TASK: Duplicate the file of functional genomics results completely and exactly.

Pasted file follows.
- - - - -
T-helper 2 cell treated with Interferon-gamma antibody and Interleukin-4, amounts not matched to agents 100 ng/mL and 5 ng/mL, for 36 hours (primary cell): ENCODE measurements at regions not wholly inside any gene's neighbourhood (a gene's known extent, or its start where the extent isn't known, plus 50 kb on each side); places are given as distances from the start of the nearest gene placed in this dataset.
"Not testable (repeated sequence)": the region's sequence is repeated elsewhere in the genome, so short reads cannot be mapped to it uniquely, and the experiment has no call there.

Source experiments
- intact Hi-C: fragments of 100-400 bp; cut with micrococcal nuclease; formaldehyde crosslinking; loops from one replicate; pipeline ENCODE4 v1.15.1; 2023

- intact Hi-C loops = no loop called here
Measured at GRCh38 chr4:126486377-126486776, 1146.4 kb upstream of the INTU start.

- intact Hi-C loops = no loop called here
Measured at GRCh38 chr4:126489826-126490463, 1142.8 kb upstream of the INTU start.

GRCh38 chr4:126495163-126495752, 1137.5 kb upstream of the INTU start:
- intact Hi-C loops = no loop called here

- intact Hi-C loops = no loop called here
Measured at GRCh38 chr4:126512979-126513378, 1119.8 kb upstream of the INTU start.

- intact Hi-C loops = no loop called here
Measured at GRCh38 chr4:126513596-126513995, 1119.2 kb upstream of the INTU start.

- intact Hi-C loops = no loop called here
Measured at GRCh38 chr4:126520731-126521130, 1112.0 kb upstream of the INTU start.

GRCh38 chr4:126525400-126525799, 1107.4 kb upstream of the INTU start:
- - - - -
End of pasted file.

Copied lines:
T-helper 2 cell treated with Interferon-gamma antibody and Interleukin-4, amounts not matched to agents 100 ng/mL and 5 ng/mL, for 36 hours (primary cell): ENCODE measurements at regions not wholly inside any gene's neighbourhood (a gene's known extent, or its start where the extent isn't known, plus 50 kb on each side); places are given as distances from the start of the nearest gene placed in this dataset.
"Not testable (repeated sequence)": the region's sequence is repeated elsewhere in the genome, so short reads cannot be mapped to it uniquely, and the experiment has no call there.

Source experiments
- intact Hi-C: fragments of 100-400 bp; cut with micrococcal nuclease; formaldehyde crosslinking; loops from one replicate; pipeline ENCODE4 v1.15.1; 2023

- intact Hi-C loops = no loop called here
Measured at GRCh38 chr4:126486377-126486776, 1146.4 kb upstream of the INTU start.

- intact Hi-C loops = no loop called here
Measured at GRCh38 chr4:126489826-126490463, 1142.8 kb upstream of the INTU start.

GRCh38 chr4:126495163-126495752, 1137.5 kb upstream of the INTU start:
- intact Hi-C loops = no loop called here

- intact Hi-C loops = no loop called here
Measured at GRCh38 chr4:126512979-126513378, 1119.8 kb upstream of the INTU start.

- intact Hi-C loops = no loop called here
Measured at GRCh38 chr4:126513596-126513995, 1119.2 kb upstream of the INTU start.

- intact Hi-C loops = no loop called here
Measured at GRCh38 chr4:126520731-126521130, 1112.0 kb upstream of the INTU start.

GRCh38 chr4:126525400-126525799, 1107.4 kb upstream of the INTU start: